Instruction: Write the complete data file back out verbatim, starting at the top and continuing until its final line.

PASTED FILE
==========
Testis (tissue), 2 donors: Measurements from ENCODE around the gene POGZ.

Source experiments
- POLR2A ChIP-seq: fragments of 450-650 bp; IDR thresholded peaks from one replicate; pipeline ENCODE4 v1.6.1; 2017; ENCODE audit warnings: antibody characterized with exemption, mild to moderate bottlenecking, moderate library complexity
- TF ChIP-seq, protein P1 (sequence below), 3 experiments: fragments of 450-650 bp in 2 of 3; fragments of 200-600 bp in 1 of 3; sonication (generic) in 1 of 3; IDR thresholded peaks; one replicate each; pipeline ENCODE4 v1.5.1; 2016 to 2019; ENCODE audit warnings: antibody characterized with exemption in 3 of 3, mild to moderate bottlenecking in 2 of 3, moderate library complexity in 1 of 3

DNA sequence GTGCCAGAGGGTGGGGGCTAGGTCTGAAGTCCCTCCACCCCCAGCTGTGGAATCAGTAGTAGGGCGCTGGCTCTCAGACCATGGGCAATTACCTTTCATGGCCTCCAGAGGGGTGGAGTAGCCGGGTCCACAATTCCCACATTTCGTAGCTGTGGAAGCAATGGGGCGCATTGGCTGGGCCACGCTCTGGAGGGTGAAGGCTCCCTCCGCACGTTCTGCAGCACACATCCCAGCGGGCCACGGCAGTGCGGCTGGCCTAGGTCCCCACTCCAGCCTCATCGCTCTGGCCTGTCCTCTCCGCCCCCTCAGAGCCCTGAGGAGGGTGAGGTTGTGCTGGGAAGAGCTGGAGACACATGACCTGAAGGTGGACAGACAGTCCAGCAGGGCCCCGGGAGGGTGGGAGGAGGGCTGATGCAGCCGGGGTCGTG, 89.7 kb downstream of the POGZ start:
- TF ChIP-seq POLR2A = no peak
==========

Testis (tissue), 2 donors: Measurements from ENCODE around the gene POGZ.

Source experiments
- POLR2A ChIP-seq: fragments of 450-650 bp; IDR thresholded peaks from one replicate; pipeline ENCODE4 v1.6.1; 2017; ENCODE audit warnings: antibody characterized with exemption, mild to moderate bottlenecking, moderate library complexity
- TF ChIP-seq, protein P1 (sequence below), 3 experiments: fragments of 450-650 bp in 2 of 3; fragments of 200-600 bp in 1 of 3; sonication (generic) in 1 of 3; IDR thresholded peaks; one replicate each; pipeline ENCODE4 v1.5.1; 2016 to 2019; ENCODE audit warnings: antibody characterized with exemption in 3 of 3, mild to moderate bottlenecking in 2 of 3, moderate library complexity in 1 of 3

DNA sequence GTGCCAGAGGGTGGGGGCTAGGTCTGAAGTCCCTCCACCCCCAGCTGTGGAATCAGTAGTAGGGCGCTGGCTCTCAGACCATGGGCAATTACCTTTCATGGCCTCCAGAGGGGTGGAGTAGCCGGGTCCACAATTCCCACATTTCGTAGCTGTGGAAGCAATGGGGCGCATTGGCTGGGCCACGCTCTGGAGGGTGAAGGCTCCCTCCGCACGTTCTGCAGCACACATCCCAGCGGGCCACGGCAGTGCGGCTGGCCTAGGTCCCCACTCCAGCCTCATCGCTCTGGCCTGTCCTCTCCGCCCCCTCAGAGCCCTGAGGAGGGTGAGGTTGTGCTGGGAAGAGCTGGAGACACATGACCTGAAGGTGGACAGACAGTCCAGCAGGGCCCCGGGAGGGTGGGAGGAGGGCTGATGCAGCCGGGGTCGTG, 89.7 kb downstream of the POGZ start:
- TF ChIP-seq POLR2A = no peak